As bizarre as this might sound, the word Hysteria was at one time the commonly accepted medical diagnosis given to women who exhibited signs of nervousness, faintness, insomnia, illogical reasoning, and anything else that a male doctor could not fully understand.
The real answer, of course, was the feeling of sexual dissatisfaction and everything that stemmed from it. If only the book ‘Men Are From Mars, Women Are From Venus’ was published during Victorian times, certain thoughts and feelings of women, not fully understood by men, might have made all the difference to the medical profession.
Director Tanya Wexler has taken this theme and made a highly entertaining romantic comedy of Victorian England revolving around the events that lead to the invention of … (and – pause while I nervously clear my throat)… the vibrator.
Jonathan Pryce plays Dr. Robert Dalrymple, a respected London doctor who believes that when it comes to the unexplained phenomena of hysteria, “Fifty percent of the women in London have it.” He hires a young assistant doctor, Dr. Mortimer Granville, played by Hugh Dancy, to help in his revolutionary methods of dealing with the problem of hysteria, or as he puts it, a female’s “…Overactive uterus.” As one upper-class female patient states in the doctor’s waiting room, “I’m far too old for those kinds of feelings, but… there you are.”
The cure, or at least the temporary cure until another feeling of hysteria returned, was a clinical massage of the pelvis by the doctor. “It’s like patting your head and rubbing your tummy at the same time,” he tells his first patient. The thought that anything sexual was happening during the treatment never seems to occur to the men. Once the young doctor takes over the massaging duties, the female patient list at the practice suddenly grows longer. As the doctor’s in-house maid states to her employer, “You’re going to need a bigger appointment book.”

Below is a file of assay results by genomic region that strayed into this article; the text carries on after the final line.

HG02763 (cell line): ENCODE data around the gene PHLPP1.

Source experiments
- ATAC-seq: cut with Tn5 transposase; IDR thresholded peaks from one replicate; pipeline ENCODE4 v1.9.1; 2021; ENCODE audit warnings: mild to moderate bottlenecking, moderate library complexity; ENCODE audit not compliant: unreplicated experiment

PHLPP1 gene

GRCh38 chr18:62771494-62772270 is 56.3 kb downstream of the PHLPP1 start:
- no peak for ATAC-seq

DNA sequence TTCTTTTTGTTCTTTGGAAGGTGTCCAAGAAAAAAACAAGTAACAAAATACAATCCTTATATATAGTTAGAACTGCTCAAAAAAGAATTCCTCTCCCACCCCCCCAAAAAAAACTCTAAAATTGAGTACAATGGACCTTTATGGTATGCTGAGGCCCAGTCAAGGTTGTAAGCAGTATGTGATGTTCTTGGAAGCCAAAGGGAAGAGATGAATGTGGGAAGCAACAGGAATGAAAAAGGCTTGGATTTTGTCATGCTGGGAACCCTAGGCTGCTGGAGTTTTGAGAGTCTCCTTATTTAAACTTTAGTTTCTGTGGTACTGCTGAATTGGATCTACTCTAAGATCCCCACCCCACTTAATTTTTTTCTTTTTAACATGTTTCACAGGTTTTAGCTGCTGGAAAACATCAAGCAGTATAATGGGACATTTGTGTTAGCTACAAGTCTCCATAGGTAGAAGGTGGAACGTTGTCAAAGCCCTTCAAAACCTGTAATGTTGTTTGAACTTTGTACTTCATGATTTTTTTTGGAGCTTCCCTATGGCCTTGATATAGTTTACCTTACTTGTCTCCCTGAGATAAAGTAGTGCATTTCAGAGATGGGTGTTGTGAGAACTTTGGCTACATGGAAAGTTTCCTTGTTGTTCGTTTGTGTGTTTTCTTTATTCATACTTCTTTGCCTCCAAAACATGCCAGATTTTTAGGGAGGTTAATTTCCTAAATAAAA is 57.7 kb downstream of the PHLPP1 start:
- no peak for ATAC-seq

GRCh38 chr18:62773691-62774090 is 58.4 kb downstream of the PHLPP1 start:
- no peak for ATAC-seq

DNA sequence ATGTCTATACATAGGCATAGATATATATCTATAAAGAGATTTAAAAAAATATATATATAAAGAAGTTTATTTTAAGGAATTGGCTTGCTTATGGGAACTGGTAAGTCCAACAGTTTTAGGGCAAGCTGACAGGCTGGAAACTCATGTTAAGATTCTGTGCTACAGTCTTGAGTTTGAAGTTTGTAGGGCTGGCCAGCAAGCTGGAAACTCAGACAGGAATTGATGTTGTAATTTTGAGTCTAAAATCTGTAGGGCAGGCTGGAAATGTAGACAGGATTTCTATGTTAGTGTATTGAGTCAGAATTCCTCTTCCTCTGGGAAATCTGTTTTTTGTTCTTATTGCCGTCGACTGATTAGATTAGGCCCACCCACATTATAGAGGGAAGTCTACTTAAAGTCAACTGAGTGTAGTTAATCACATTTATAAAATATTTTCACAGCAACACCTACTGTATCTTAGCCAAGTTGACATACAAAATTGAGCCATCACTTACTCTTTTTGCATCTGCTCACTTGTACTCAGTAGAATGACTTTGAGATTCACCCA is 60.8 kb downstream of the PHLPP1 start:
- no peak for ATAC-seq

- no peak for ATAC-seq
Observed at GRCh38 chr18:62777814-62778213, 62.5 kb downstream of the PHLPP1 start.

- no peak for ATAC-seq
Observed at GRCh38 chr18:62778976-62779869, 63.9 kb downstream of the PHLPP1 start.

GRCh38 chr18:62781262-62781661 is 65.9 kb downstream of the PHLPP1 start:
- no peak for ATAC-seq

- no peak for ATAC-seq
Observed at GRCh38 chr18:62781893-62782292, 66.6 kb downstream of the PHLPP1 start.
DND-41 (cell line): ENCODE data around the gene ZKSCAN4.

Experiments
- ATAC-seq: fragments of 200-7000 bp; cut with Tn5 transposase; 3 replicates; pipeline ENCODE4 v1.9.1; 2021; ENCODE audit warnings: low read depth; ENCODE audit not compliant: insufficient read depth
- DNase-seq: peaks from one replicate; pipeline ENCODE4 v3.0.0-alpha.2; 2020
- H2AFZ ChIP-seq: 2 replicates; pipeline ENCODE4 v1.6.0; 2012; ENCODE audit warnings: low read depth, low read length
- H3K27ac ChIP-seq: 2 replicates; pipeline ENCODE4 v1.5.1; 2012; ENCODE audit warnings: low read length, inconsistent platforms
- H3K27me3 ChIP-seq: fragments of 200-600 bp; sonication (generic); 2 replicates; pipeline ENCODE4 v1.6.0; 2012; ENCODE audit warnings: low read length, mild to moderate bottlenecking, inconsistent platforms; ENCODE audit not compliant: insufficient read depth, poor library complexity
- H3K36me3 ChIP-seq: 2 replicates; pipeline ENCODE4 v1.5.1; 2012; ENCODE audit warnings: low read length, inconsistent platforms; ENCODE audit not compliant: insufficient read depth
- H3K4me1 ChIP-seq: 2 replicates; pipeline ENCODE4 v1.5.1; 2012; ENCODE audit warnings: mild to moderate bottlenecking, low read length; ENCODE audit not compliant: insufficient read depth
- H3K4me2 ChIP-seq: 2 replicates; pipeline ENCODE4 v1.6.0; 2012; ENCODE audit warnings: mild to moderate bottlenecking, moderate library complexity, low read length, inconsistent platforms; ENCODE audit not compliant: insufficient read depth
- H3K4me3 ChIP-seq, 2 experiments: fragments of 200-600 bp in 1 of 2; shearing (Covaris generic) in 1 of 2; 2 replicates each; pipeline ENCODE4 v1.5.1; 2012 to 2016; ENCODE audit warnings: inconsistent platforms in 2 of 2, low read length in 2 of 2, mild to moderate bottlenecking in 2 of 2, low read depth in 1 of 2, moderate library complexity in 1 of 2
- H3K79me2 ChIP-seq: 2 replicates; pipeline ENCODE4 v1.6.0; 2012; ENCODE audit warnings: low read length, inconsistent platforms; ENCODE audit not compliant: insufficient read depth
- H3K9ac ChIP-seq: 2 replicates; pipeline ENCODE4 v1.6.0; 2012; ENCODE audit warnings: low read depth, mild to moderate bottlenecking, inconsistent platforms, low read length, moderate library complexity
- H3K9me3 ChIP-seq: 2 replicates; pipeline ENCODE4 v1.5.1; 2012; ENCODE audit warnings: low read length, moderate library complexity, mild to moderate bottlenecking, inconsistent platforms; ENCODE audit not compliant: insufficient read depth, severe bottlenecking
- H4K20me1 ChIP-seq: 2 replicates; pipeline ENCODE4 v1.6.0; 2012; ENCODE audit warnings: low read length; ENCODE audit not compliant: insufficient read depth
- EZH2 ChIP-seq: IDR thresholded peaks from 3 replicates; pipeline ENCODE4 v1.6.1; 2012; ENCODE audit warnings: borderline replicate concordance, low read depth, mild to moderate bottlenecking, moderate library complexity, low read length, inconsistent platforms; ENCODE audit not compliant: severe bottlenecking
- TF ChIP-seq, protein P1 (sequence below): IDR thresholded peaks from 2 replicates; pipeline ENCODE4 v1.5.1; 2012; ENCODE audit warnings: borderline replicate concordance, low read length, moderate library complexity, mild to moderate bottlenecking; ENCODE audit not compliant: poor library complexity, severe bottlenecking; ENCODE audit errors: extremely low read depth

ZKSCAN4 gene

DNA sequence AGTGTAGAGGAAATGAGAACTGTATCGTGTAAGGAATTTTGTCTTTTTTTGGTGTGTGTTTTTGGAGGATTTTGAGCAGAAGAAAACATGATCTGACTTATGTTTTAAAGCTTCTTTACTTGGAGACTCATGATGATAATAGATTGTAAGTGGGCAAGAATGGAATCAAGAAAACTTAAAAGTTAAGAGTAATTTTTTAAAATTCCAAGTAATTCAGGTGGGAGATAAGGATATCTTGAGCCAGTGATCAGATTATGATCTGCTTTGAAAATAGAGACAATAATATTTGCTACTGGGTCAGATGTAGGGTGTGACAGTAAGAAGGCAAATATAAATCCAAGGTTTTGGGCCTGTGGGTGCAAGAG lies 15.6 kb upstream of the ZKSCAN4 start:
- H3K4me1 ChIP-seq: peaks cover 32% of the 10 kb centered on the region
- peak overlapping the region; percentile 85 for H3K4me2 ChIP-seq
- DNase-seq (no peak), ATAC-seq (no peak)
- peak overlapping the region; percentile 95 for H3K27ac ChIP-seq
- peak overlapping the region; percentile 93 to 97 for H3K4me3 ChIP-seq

When the young doctor shows signs of carpal tunnel syndrome from all the massaging – not that Victorian doctors had such a definition for a painful wrist back then – he turns to his wealthy friend, Rupert Everett, who happens to be making the world’s first electronic feather duster. With a slight modification, not to mention the removal of the feathers, the appliance suddenly becomes useful in the treatment of female hysteria to amazing results.
Maggie Gyllenhaal, whose London accent is practically faultless – she sounds as if she took inflection lessons from Emma Thompson – plays one of the elderly doctor’s two daughters. She’s the feisty, socially active one who has chosen a life of helping the poor and underprivileged. Emily, the other daughter, played by Felicity Jones, is quite the opposite; a genteel young lady of London who lives in the shadow of her father. The older doctor would like the younger doctor to not only take over his practice some day but to also marry Emily, though it’s no surprise to anyone, particularly the audience, that it’s the radical Gyllenhaal who will eventually capture the young doctor’s heart.
It may sound like a controversial subject – which, of course, it is – yet the film has an amazingly light tone throughout and is often very funny with sharp dialog and good performances from all. It’s also beautifully framed and shot. And if anyone should doubt the historical accuracy of the story, look the details up. I did. Despite its humorous tone, the names of the characters, the settings and the events are all for real.
Amazingly, during the end credits we learn that in a male dominated medical industry the medical diagnosis of Hysteria did not officially end until as late as 1952! Let’s be honest, even today, we men are still generally clueless when it comes to the thoughts, feelings and needs of women.
MPAA Rating: R Length: 95 minutes Overall Rating: 8 (out of 10)